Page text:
Addictions can motivate us to go to great lengths to get our fix; so can necessity. Take John Letherbarrow, for instance – this Capetonian has a serious thing for chillies. In fact, unless his taste buds are on fire and steam is issuing from his ears, he feels he hasn’t quite cracked it.
Most of us would stop there, happy to just consume our fiery condiment of choice, but not Letherbarrow. He enjoys the hot stuff so much that he makes his own, using smoked chillies because of their distinctive taste. Says Letherbarrow: “I find making chilli sauce quite therapeutic; it’s a fun hobby. But they say you can get addicted to the taste, so I suppose that could be part of it.”
Having conjured up the perfect recipe for a killer smoked-chilli sauce, Letherbarrow soon realised that the only way he was going to secure a ready supply of the primary ingredient was to go the DIY route. More specifically, he would have to design and build his own smoker.
Letherbarrow had a very clear idea of what his ideal smoker should be like. For starters, it had to be weatherproof, since it would live on the balcony of his flat, and sized to allow easy storage. It had to be capable of smoking up to 2 kg of chillies at a time, and shouldn’t cost too much. But most importantly, it had to smoke and partly cook at the same time, which meant that it needed a heat source.
He explains: “Fresh chillies are moist and have quite leathery skins. I found that they needed heat to dry them out and allow them to absorb an adequate amount of smoke. The combination of smoking and roasting also gives them a distinctive flavour that I find particularly pleasing.”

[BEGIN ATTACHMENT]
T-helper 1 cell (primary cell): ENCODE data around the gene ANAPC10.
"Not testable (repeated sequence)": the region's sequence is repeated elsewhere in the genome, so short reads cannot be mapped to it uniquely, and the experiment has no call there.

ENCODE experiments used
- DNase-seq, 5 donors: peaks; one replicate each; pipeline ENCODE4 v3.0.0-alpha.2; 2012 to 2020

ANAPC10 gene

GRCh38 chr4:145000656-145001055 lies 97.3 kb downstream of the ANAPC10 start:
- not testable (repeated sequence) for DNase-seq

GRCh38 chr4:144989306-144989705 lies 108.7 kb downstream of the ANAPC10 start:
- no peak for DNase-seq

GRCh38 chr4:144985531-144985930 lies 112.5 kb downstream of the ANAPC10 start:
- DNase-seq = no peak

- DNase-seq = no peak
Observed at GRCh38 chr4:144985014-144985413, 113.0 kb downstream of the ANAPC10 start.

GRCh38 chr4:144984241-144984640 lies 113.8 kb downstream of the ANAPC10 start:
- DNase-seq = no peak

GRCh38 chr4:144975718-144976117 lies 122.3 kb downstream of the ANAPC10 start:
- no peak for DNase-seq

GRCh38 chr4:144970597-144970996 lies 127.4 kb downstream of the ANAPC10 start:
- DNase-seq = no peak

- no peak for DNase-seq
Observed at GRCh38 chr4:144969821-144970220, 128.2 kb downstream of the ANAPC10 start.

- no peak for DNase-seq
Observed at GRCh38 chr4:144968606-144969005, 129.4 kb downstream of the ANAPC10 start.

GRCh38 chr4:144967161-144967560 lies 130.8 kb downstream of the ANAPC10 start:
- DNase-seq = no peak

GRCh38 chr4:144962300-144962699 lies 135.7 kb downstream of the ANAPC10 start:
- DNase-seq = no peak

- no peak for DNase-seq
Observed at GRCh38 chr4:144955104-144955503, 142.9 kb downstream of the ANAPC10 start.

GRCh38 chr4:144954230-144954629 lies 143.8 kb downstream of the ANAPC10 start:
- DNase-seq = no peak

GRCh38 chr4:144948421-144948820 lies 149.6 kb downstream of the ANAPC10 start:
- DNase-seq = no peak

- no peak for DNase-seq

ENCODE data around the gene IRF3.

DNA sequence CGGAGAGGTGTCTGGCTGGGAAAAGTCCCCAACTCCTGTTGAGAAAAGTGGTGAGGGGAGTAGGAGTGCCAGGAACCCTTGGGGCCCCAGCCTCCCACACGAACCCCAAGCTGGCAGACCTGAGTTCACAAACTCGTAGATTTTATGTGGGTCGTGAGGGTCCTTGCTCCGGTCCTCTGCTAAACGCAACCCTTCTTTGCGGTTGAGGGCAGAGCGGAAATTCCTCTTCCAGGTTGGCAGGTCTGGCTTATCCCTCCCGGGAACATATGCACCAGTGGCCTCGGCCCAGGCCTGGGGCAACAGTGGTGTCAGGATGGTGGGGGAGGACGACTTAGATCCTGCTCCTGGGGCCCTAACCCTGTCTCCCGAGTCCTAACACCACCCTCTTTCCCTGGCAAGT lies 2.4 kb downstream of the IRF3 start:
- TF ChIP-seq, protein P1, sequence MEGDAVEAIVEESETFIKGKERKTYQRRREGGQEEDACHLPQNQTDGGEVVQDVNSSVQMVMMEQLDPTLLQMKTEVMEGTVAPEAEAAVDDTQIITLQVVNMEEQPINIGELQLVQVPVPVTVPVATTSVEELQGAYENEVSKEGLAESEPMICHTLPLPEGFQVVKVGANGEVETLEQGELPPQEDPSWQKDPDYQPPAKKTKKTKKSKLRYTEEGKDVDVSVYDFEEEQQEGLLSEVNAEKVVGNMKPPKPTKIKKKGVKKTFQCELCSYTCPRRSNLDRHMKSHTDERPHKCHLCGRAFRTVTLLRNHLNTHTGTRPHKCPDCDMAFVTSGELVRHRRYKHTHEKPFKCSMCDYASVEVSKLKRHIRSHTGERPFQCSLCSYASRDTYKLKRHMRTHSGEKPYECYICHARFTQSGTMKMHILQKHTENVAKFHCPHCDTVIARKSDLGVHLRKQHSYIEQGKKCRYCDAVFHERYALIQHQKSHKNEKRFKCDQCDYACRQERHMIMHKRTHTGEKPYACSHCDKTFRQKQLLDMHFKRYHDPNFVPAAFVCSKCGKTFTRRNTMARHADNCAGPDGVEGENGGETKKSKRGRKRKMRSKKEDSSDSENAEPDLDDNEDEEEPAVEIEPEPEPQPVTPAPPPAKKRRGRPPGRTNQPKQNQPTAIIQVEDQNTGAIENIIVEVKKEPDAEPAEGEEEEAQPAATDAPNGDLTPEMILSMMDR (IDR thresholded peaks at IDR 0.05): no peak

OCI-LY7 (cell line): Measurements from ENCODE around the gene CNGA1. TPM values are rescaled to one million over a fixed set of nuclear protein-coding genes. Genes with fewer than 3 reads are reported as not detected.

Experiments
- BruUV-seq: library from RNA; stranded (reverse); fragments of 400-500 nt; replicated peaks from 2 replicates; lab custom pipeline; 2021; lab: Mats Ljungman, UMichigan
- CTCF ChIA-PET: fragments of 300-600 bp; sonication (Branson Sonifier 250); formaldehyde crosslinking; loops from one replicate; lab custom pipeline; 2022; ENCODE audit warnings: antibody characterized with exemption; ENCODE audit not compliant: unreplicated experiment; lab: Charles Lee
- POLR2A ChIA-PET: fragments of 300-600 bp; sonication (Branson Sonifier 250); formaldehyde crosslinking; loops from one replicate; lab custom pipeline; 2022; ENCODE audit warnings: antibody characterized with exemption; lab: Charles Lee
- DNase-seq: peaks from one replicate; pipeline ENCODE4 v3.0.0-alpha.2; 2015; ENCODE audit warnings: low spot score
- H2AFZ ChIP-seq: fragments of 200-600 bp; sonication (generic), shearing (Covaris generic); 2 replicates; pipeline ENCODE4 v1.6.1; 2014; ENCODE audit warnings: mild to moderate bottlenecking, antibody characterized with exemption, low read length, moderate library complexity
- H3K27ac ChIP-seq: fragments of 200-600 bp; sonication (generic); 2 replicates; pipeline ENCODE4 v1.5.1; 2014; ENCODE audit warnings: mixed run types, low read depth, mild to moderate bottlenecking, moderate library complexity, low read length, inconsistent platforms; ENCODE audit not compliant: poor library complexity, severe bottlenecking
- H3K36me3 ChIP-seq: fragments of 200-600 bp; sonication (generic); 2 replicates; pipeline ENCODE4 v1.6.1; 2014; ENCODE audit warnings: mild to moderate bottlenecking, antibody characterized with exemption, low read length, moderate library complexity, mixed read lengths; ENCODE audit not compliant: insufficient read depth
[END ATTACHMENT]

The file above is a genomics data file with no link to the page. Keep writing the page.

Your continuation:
The only problem was that most commercially available smokers he came across were better suited to cold smoking, and one model that almost matched his criteria cost about R2 000 – way over his budget. “In a way, I was glad that I couldn’t find the smoker I wanted because it gave me the perfect excuse to tackle it as a DIY project.”
Because he didn’t own many tools, Letherbarrow was obliged to keep things simple. “My design required a fair bit of thought. I find that it’s often harder to come up with a simple solution than a complicated one. But eventually I came up with a good design that requires only a hand drill, a shifting spanner, locking pliers, hacksaw and a couple of flat screwdrivers to complete.”
He found a round stainless-steel pedal waste bin that suited his needs perfectly – that is, after a few modifications. Coming across a 228 mm-diameter cake tin, he realised that it could work rather well as a rack stand inside the smoker. For the rest, he simply “walked around a large hardware store to see what else I could use”.
Among the items he loaded into the shopping trolley were a 600 mm-long, 8 mm-diameter threaded steel rod, some chicken wire, a roll of 2 mm-diameter fencing wire, various sizes of flat perforated galvanised-steel brackets, four canopy clips, a bunch of differently sized nuts, bolts and washers, plus a lacquered wooden handle.
Letherbarrow has used his smoker on about 10 occasions so far, and he’s very pleased with the results. “I'm keen on trying olives next. I’ve also heard of people smoking vegetables and then pickling them, and I’d like to give that a bash. You can smoke pretty much everything.”
* If you want to make your own smoker and would like to contact John Letherbarrow for any advice, you can e-mail him at firstname.lastname@example.org
Read the full article in the August 2010 issue of Popular Mechanics – on sale on 19 July.
* Video: Catch Letherbarrow’s smoker in action as he prepares lunch for PM